Senate Commerce Republicans Vow To Introduce Privacy Bill To Govern COVID-19 Apps and Tech

Key Republican stakeholders on privacy legislation float a bill on COVID-19 relating to privacy that seems unlikely to garner the necessary Democratic buy-in to advance.  

Late last week, key Republicans on the Senate Commerce, Science, and Transportation announced they would introduce the “COVID-19 Consumer Data Protection Act” that provide new privacy and data security protections for the use of a COVID-19 contact tracing app and similar technologies. To date, text of the legislation has not been released and so any analysis of the bill is derived from a short summary issued by the committee and reports from media outlets that have apparently been provided a copy of the bill.

Based on this information, to no great surprise, the basic structure of the bill tracks privacy and data protection legislation previously introduced by the co-sponsors of the new bill: Chair Roger Wicker (R-MS) (See here for analysis of the “Consumer Data Privacy Act of 2019”)and Senators John Thune (R-SD), Jerry Moran (R-KS) (See here for analysis of “Consumer Data Privacy and Security Act of 2020” (S.3456)), and Marsha Blackburn (R-TN) (See here for analysis of the “Balancing the Rights Of Web Surfers Equally and Responsibly Act of 2019” (BROWSER Act) (S. 1116)). In short, people would be provided with notice about what information the app collects, how it is processed, and with whom and under what circumstances this information will be shared. Then a person would be free to make an informed choice about whether or not she wants to consent and allow the app or technology to operate on her smartphone. The Federal Trade Commission (FTC) and state attorneys general would enforce the new protections, and as there was no mention of a private right of action, and given these Members opposition to such provisions, it is likely the bill does not provide such redress. Moreover, according to media reports, the bill would preempt state laws contrary to its provision, which would be another likely non-starter among Democrats.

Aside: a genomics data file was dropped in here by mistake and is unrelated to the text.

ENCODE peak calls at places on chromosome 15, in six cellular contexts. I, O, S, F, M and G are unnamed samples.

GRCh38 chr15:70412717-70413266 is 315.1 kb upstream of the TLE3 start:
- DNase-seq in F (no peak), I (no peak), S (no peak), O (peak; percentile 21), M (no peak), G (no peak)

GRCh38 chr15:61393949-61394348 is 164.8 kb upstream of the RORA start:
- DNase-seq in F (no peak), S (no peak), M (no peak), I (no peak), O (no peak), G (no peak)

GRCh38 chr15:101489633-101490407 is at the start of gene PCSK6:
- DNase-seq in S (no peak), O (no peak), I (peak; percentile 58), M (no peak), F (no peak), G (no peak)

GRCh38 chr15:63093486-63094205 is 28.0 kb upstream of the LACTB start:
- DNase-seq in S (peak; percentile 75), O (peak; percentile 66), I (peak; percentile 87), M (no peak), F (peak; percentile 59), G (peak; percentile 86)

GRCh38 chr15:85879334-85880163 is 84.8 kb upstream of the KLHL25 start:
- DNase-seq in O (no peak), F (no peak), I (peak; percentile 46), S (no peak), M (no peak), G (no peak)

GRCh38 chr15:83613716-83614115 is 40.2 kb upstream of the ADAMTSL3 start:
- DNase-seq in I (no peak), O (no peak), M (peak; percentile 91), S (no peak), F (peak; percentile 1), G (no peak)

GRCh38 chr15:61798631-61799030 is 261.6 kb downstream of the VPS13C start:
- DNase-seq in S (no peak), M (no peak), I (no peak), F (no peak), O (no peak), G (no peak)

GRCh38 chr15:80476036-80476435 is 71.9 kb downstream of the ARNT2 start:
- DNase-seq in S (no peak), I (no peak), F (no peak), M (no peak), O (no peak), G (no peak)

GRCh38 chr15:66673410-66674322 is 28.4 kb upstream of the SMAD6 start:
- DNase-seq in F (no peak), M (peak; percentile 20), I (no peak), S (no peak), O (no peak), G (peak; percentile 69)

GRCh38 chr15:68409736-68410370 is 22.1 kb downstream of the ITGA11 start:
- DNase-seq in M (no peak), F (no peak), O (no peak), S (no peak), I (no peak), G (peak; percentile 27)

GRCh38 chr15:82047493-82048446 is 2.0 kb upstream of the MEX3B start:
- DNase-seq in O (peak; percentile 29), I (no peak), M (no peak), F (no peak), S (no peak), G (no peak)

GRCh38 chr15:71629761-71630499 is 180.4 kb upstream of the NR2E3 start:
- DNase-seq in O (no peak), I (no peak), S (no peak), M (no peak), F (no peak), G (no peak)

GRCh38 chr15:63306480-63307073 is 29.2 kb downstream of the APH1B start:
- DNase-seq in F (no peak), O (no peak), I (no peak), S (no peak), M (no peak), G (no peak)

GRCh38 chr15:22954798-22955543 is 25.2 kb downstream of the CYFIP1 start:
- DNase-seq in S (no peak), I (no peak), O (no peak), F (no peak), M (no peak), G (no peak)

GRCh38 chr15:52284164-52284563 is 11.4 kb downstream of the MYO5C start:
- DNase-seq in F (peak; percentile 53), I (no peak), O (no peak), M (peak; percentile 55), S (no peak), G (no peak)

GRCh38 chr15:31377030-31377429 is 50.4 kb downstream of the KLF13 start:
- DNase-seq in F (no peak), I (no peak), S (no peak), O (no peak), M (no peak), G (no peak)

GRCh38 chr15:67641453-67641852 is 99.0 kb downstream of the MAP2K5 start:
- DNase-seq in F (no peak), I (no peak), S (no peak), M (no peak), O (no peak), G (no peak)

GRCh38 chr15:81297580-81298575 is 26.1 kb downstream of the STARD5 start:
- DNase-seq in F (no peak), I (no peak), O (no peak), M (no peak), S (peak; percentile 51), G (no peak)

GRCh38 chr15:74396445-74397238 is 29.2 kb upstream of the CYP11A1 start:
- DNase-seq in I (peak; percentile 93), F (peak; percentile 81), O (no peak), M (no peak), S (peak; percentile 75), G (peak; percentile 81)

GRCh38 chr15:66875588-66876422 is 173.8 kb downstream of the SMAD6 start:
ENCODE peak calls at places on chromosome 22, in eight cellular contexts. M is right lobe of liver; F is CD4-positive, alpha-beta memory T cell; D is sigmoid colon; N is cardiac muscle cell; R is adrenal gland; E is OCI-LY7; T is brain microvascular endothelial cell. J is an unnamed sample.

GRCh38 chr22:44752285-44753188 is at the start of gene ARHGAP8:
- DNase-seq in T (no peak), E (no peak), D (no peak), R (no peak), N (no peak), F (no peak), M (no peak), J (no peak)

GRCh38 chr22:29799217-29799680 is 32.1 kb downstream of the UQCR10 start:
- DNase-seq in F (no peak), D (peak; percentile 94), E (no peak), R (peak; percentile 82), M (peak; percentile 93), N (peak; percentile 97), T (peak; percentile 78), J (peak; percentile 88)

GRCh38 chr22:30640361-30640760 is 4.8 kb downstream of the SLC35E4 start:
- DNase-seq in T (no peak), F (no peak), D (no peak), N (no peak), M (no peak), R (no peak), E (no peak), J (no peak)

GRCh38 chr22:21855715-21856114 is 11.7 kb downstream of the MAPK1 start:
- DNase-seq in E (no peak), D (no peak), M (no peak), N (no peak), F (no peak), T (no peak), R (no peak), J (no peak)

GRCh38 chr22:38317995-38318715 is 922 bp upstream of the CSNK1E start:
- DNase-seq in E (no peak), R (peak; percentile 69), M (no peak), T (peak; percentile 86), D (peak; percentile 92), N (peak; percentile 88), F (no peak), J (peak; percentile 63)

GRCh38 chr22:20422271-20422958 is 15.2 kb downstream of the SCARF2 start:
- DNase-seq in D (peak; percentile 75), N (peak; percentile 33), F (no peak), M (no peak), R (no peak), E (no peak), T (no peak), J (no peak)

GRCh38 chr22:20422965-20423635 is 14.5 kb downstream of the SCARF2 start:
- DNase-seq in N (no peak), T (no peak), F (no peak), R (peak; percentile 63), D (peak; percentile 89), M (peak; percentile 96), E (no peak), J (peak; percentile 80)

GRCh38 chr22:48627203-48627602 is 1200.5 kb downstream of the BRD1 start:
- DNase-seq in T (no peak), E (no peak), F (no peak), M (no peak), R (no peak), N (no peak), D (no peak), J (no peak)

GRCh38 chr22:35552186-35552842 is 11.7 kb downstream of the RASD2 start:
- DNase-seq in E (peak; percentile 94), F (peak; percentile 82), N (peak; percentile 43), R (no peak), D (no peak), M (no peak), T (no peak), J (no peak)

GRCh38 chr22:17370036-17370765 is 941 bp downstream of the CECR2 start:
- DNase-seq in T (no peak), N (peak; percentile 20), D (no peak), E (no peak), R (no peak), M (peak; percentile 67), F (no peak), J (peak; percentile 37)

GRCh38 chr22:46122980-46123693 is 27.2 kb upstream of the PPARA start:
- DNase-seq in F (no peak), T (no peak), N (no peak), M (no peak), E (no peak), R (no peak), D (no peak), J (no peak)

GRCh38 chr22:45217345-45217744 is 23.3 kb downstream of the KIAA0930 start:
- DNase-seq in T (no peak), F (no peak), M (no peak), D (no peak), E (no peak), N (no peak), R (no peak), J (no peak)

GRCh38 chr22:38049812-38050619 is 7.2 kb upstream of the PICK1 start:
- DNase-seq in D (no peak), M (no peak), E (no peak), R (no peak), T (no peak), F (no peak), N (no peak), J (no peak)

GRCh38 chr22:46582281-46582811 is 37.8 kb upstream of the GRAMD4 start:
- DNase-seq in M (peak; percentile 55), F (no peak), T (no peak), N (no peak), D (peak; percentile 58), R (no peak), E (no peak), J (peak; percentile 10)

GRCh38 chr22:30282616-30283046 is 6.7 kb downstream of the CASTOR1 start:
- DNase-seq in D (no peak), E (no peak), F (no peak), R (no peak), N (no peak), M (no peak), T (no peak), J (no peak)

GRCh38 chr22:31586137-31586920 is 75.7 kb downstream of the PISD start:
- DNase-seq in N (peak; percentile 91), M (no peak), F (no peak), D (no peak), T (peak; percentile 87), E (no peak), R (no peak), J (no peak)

Wicker, Thune, Moran, and Blackburn claimed their bill “would provide all Americans with more transparency, choice, and control over the collection and use of their personal health, geolocation, and proximity data…[and] would also hold businesses accountable to consumers if they use personal data to fight the COVID-19 pandemic” as they asserted in their press release.

Wicker, Thune, Moran, and Blackburn provided this summary of the “COVID-19 Consumer Data Protection Act:”

  • Require companies under the jurisdiction of the Federal Trade Commission to obtain affirmative express consent from individuals to collect, process, or transfer their personal health, geolocation, or proximity information for the purposes of tracking the spread of COVID-19.
  • Direct companies to disclose to consumers at the point of collection how their data will be handled, to whom it will be transferred, and how long it will be retained.
  • Establish clear definitions about what constitutes aggregate and de-identified data to ensure companies adopt certain technical and legal safeguards to protect consumer data from being re-identified.
  • Require companies to allow individuals to opt out of the collection, processing, or transfer of their personal health, geolocation, or proximity information.
  • Direct companies to provide transparency reports to the public describing their data collection activities related to COVID-19.
  • Establish data minimization and data security requirements for any personally identifiable information collected by a covered entity.
  • Require companies to delete or de-identify all personally identifiable information when it is no longer being used for the COVID-19 public health emergency.
  • Authorize state attorneys general to enforce the Act.

If such legislation were to pass, it would add to the patchwork of privacy and data security bills already enacted that are geared to addressing certain sectors or populations (e.g. the “Health Insurance Portability and Accountability Act” (HIPAA) protects some healthcare information and “Children’s Online Privacy Protection Act” (COPPA) broadly protects children online.)

© Michael Kans, Michael Kans Blog and michaelkans.blog, 2019-2020. Unauthorized use and/or duplication of this material without express and written permission from this site’s author and/or owner is strictly prohibited. Excerpts and links may be used, provided that full and clear credit is given to Michael Kans, Michael Kans Blog, and michaelkans.blog with appropriate and specific direction to the original content.

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